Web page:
When candidates say drilling is safe… Remember, the facts say drilling is contaminating our water, polluting our air, destroying our woodlands, and threatening fragile ecosystems that rely on them.  According to DEP records, at least 161 private water wells were contaminated by drilling operations between 2008 and 2012. http://bit.ly/188l7qZ Frack waste trucks set off radiation alarms at landfills over 1,000 times in 2012. The average radium content in Marcellus shale wastewater samples was more than double the content found in wastewater from other gas-producing formations, according to the USGS, and 40 times the federal limit for industrial discharges. http://bit.ly/1ag1vmk Bromides have shown up in rivers and creeks in Western Pennsylvania at levels that exceed federal safe drinking water standards. When these salts combine with chlorine in water treatment facilities, they form trihalomethanes, volatile organic liquid compounds linked to several cancers and birth defects. http://bit.ly/1fKLNSe Every stage of natural gas production and delivery causes air pollution, in some cases at levels that violate air quality standards. Nitrous Oxide (NOx), Volatile Organic Compounds (VOCs), and methane are regularly released into the air. NOx and VOCs can form ground-level ozone. http://bit.ly/1mnyV4X Thousands of acres of Pennsylvania’s forests are being destroyed by drilling operations. According to the U. S. Geological Survey, the impacts on ecosystems is greater than those caused by logging and agriculture. http://www.naturalgaswatch.org/?p=1565

When candidates say Pennsylvanians are benefitting from fracking… Remember, the facts say drilling has profoundly negatively impacted many Pennsylvanians’ lives  Duke University researchers found that properties in Washington County, PA with private water wells that are within 1.25 miles of drilling lost 24%, for lease holders the net loss is only 13%. http://bit.ly/1kLgAR7 Nationwide Insurance announced in 2013 that it would not provide coverage to damage due to fracking. http://buswk.co/19DGFN0 Federal lending and mortgage institutions (FHA, Fannie Mae, Freddie Mac) all have prohibitions against lending on properties where drilling is taking place or where hazardous materials are stored. A drilling lease on a property financed through one of these agencies would result in a ”technical default.” FHA’s guidelines also don’t allow it to finance mortgages where homes are within 300 feet of an active or planned drilling site. http://bit.ly/1kLgAR7 State laws do not limit the hours drilling operations can go on, so they regularly go on 24/7, creating noise and light pollution problems that can affect sleep and increase the risk of heart disease. http://bit.ly/1e2HgUw Fracking has divided communities like Dimock, Pennsylvania as friends and neighbors find themselves on opposite sides of the drilling debate. http://n.pr/1e2IvTE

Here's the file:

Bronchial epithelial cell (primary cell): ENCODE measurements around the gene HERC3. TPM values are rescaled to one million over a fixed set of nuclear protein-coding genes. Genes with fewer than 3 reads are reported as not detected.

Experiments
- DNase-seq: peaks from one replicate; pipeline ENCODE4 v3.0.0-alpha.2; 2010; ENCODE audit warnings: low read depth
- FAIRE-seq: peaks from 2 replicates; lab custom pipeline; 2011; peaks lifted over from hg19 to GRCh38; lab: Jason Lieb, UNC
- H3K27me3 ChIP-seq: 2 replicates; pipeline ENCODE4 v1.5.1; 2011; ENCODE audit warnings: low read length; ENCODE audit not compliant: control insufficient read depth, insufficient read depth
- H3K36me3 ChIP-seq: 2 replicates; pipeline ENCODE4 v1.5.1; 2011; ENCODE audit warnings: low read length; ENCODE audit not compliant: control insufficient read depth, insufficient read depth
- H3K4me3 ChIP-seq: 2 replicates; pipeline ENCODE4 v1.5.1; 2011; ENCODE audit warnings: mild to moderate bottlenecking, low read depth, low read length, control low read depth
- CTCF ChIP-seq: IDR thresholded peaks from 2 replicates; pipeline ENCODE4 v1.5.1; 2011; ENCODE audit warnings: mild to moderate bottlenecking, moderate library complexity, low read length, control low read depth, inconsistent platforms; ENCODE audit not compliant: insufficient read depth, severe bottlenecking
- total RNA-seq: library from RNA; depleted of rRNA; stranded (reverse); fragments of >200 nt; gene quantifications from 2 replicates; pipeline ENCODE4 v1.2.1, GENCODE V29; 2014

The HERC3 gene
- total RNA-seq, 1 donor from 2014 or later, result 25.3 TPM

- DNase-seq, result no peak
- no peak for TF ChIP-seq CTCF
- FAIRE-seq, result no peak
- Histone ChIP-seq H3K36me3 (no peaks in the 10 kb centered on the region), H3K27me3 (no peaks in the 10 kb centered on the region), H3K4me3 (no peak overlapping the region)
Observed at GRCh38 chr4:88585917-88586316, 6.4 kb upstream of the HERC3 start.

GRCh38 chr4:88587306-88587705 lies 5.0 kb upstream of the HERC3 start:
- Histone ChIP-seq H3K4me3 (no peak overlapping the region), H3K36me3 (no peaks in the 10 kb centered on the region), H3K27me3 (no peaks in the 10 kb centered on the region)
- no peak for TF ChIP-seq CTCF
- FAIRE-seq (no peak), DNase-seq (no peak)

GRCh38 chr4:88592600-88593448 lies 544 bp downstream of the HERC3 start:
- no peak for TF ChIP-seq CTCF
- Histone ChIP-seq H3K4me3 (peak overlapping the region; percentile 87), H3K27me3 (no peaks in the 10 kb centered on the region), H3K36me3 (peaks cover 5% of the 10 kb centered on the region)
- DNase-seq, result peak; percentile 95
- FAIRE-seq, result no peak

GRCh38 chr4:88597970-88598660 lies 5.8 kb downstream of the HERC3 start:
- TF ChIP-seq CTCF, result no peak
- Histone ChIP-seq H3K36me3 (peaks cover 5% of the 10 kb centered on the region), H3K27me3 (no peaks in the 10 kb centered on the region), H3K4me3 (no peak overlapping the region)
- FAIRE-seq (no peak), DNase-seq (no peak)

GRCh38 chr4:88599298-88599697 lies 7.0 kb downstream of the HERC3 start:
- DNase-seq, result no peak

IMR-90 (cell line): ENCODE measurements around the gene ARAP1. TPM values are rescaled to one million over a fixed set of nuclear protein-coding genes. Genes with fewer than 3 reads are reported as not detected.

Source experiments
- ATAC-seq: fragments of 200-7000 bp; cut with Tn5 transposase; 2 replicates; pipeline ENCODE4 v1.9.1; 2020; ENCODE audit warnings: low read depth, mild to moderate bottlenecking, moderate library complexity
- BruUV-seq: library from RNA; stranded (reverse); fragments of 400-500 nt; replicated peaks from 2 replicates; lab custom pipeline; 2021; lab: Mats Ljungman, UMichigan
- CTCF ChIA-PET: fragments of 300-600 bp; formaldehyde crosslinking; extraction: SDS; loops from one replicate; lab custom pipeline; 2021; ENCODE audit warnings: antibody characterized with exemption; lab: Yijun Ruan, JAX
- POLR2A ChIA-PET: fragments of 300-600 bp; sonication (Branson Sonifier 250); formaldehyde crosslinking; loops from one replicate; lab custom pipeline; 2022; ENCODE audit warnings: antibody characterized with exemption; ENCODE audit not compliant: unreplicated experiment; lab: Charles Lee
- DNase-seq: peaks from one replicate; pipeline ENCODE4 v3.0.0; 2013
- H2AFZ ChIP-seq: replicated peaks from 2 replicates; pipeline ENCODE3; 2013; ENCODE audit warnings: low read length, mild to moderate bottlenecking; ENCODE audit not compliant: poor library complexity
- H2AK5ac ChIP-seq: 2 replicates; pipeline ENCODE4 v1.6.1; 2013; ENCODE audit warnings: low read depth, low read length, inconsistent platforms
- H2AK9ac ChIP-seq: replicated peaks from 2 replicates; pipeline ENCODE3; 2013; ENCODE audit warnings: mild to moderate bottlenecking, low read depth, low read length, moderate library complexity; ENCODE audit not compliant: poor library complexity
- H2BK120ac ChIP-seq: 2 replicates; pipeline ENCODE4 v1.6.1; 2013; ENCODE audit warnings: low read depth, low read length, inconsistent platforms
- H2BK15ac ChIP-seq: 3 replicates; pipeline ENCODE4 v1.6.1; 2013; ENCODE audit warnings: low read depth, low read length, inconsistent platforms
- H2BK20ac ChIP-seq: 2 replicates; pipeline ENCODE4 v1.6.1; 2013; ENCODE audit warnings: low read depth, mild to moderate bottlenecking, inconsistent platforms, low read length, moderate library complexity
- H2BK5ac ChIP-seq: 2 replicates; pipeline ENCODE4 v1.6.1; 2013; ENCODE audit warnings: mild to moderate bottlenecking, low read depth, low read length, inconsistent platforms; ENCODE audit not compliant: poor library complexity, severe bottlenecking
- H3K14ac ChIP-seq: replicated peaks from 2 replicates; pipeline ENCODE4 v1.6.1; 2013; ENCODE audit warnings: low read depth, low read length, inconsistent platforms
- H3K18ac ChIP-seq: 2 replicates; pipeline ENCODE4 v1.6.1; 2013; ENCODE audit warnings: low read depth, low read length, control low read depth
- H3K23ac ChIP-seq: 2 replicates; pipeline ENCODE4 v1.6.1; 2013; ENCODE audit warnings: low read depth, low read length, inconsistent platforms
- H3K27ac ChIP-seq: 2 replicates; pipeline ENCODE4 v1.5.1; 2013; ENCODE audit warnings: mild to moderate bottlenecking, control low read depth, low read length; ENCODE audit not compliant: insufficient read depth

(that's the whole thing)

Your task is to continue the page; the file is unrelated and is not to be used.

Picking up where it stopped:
When candidates tell you fracking is wellregulated… Remember, the facts say that the industry is poorly regulated, that the regulations we have are not uniformly enforced, and that even the best regulation won’t make fracking safe.  In 2010, inspectors were unable to monitor 91% of the Pennsylvania’s active wells. The DEP’s Air Quality bureau does not perform routine inspections of oil and gas sites. In 2011, 4.069 violations were found during inspections. Many of the companies involved are repeat offenders. Although Pennsylvania took the most enforcement actions in 2010, the percentage of violations resulting in enforcement action is decreasing in that state as the gas industry expands. In 2008, enforcement action was taken on more than half of the oil and gas violations in Pennsylvania, but by 2011 action was taken on less than a quarter of violations. In Pennsylvania, decisions on drilling permit applications have been made after reviews that take only 35 minutes. http://bit.ly/1ageTXA Consumptive water use during production, methane leak rates as high as 12% at active wells, and the knowledge that all wells will deteriorate over time, further risking our water and air, tell us that fracking just isn’t worth it. Renewable energy is the only way forward.

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When candidates say…
The facts on fracking you may not hear on the campaign trail

January 2014
For more information on the Moratorium NOW campaign, visit www.gastruth.org